Between 27 and 84% of postmenopausal women experience moderate to severe vaginal discomfort. This common discomfort can be remedied with local application of lubricants, moisturizers, or estrogen (estradiol) treatment. Although several treatment options have produced similar relief of vaginal discomfort, the Fredricks lab and investigators of the Menopause Strategies: Finding Lasting Answers for Symptoms and Health Trials (MsFLASH) Network at Fred Hutchinson Cancer Center sought to determine if topical moisturizer or local estrogen treatments differed in their benefits to vaginal health by assessing vaginal pH, metabolite levels, microbiota abundance and diversity. Their findings were published recently in JAMA Network Open as a secondary analysis of a randomized clinical trial.
Why do some women get vaginal discomfort also known as genitourinary syndrome of menopause (GSM)? Following the onset of menopause, women have decreased estrogen production which results in reduced glycogen synthesis from cells lining the vagina. In the presence of estrogen, glycogen-rich vaginal fluid promotes lactobacilli expansion in the vagina. This group of bacteria are shown to produce antimicrobial and anti-inflammatory factors and metabolize glycogen-derived polymers into lactic acid. The production of lactic acid functions to lower the pH in the vagina to a “healthy” acidic state. Therefore, high abundance of lactobacilli is thought to promote a “healthy” vaginal microenvironment. Low estrogen can also result in thinner vaginal tissues that are dry and fragile, features often present with vaginal discomfort. For these reasons, treatments of GSM have focused on restoring a low pH, adding moisture, and increasing estrogen levels in the vagina to remedy discomfort.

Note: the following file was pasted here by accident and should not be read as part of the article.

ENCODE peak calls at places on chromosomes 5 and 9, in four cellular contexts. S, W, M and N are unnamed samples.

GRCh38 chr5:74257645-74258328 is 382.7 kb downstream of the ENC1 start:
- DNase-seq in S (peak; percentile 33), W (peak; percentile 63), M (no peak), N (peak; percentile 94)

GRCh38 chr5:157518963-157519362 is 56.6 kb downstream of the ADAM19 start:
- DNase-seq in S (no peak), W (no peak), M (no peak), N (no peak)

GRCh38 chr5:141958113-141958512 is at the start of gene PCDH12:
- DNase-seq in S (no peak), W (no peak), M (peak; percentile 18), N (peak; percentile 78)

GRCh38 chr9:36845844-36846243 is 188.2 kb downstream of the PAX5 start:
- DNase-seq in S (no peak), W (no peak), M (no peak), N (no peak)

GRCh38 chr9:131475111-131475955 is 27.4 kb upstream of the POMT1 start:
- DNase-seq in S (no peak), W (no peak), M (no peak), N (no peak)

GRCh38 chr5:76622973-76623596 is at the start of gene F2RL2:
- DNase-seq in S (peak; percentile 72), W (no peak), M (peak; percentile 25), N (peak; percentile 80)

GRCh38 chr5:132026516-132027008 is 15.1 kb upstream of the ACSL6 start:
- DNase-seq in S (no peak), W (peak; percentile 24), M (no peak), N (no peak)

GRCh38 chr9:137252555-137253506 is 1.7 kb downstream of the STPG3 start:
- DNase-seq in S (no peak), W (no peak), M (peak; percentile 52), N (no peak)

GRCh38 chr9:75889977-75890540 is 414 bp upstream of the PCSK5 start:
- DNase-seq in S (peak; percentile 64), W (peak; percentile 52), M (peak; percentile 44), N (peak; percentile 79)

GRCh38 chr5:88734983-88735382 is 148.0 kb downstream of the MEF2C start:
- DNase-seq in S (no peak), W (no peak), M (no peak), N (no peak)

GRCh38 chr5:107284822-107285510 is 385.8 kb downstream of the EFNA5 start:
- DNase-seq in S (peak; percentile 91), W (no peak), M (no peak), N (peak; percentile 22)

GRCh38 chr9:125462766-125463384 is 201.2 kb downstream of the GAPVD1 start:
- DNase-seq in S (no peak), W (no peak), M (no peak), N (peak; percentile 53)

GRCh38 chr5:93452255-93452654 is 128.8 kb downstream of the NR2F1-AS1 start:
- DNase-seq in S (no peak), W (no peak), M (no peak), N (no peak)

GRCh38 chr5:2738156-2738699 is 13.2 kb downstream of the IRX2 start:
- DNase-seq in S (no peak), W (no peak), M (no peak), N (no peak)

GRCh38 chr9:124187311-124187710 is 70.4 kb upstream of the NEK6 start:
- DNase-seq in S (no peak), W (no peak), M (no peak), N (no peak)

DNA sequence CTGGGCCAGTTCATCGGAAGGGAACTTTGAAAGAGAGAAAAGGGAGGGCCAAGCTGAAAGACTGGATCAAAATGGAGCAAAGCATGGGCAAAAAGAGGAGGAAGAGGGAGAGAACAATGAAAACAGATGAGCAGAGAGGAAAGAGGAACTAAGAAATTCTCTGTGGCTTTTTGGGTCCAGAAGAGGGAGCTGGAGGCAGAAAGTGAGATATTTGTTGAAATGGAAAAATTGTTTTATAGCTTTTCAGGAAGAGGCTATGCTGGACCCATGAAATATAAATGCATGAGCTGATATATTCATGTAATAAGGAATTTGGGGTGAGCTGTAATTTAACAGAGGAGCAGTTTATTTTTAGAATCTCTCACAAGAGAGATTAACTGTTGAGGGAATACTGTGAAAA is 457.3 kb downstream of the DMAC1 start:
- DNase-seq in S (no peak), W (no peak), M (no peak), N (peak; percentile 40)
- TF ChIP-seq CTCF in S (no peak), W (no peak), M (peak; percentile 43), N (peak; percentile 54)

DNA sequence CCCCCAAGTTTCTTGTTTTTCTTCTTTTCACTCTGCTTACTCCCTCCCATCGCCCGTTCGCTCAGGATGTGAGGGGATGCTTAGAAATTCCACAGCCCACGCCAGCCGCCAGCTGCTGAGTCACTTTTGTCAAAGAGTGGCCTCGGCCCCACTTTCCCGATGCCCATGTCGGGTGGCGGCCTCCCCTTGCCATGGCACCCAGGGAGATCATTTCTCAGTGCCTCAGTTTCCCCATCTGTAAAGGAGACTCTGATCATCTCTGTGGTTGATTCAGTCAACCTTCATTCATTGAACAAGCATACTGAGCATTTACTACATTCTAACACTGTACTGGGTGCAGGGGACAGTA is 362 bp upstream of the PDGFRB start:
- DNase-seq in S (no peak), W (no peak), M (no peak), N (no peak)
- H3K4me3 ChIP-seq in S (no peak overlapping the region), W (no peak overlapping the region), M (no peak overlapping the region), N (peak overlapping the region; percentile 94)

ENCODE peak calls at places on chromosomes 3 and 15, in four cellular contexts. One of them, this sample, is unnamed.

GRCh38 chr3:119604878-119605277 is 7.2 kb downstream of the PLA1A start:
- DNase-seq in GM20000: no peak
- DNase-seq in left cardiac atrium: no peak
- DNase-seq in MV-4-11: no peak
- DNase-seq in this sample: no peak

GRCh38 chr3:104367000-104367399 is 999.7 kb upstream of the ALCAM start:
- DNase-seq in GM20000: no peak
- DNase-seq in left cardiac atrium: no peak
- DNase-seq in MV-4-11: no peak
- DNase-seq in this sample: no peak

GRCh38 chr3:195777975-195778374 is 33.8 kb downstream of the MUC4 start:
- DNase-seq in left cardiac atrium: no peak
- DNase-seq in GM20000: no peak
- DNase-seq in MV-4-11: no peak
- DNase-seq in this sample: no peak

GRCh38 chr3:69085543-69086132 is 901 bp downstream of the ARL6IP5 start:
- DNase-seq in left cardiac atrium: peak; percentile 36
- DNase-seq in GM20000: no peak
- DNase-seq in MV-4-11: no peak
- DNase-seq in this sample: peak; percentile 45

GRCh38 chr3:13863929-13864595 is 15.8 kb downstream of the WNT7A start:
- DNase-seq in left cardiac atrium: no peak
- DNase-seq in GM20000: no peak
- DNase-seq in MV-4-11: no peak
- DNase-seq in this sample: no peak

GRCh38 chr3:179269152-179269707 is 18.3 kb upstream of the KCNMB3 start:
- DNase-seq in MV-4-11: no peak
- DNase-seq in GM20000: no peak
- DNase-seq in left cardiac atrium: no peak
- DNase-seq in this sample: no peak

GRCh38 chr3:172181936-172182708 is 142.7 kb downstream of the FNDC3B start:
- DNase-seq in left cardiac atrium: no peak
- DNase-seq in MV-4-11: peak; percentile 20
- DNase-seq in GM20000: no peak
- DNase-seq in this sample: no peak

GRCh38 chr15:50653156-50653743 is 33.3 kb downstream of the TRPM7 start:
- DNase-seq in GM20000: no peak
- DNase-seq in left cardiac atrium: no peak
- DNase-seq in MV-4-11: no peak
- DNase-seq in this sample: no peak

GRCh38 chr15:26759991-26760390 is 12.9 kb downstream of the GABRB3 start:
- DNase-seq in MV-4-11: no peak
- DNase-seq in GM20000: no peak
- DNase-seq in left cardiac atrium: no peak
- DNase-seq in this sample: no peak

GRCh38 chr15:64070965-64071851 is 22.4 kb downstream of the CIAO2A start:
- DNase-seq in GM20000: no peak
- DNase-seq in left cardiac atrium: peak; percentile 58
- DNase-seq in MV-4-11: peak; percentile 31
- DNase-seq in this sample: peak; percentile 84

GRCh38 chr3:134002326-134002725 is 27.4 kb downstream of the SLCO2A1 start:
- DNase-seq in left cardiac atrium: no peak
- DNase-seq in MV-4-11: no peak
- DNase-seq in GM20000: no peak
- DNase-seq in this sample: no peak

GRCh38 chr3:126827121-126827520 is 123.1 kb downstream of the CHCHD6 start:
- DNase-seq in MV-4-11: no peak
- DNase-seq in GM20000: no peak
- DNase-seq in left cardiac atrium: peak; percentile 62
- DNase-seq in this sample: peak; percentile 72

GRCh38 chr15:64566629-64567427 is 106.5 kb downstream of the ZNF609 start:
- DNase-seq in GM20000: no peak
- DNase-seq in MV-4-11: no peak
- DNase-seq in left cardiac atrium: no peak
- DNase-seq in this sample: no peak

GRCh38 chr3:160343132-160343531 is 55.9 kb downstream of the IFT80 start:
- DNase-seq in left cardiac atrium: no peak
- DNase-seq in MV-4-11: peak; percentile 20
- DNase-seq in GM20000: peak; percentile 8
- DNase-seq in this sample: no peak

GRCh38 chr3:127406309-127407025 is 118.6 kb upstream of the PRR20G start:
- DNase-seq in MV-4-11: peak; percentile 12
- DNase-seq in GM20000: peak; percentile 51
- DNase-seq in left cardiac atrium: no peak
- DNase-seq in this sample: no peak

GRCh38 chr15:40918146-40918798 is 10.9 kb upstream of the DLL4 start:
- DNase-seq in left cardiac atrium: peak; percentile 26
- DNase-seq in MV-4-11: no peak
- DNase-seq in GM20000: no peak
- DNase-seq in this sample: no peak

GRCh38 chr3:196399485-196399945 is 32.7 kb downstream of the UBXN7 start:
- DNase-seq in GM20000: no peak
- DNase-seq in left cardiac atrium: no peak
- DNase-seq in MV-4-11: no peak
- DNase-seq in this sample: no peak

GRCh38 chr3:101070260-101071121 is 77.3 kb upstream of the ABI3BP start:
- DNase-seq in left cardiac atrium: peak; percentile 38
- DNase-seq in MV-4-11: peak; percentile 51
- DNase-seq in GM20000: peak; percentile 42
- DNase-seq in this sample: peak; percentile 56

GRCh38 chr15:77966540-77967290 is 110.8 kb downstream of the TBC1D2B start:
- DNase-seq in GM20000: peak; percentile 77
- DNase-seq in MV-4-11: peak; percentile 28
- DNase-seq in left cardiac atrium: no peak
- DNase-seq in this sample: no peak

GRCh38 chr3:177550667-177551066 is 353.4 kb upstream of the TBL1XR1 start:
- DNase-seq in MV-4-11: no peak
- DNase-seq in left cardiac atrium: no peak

Clinical trials have addressed the ability of lubricants, moisturizers, and estrogen treatments to relieve vaginal discomfort in postmenopausal women, but there is a limited understanding of how these methods alter vaginal microbiota and metabolites in the vaginal fluid. Study of the vaginal microbiome is a growing field of research, spurred by the connection between vaginal microbiota abundance or diversity with disease and genital inflammation. As researchers continue to investigate changes in the vaginal microbiome and identify key factors that define a “healthy” vagina, these findings inform on “best treatment” approaches for common symptoms such as GSM and reducing susceptibility to vaginal inflammation and genitourinary-related diseases.
A clinical trial was completed to determine if vaginal moisturizer or estradiol vaginal tablet reduced vaginal symptoms as compared to a double placebo group (vaginal placebo gel and placebo pill). Consistent with other studies, the three treatment categories similarly reduced GSM. Using the data collected from this clinical trial, the Fredricks lab and MsFLASH network investigators conducted a secondary analysis to address a gap in knowledge, how interventions for GSM may change the vaginal microenvironment. Specifically, the authors posed the question, “What are the effects of estradiol or vaginal moisturizer on the vaginal microbiota, metabolome and pH after 12-week treatment in postmenopausal women?” First author, Dr. Sujatha Srinivasan further commented that “changes (or lack thereof) in the vaginal microenvironment may have implications beyond symptoms, and might be linked to risk for cervical cancer, genital infections or other outcomes - though our study did not evaluate those associations.”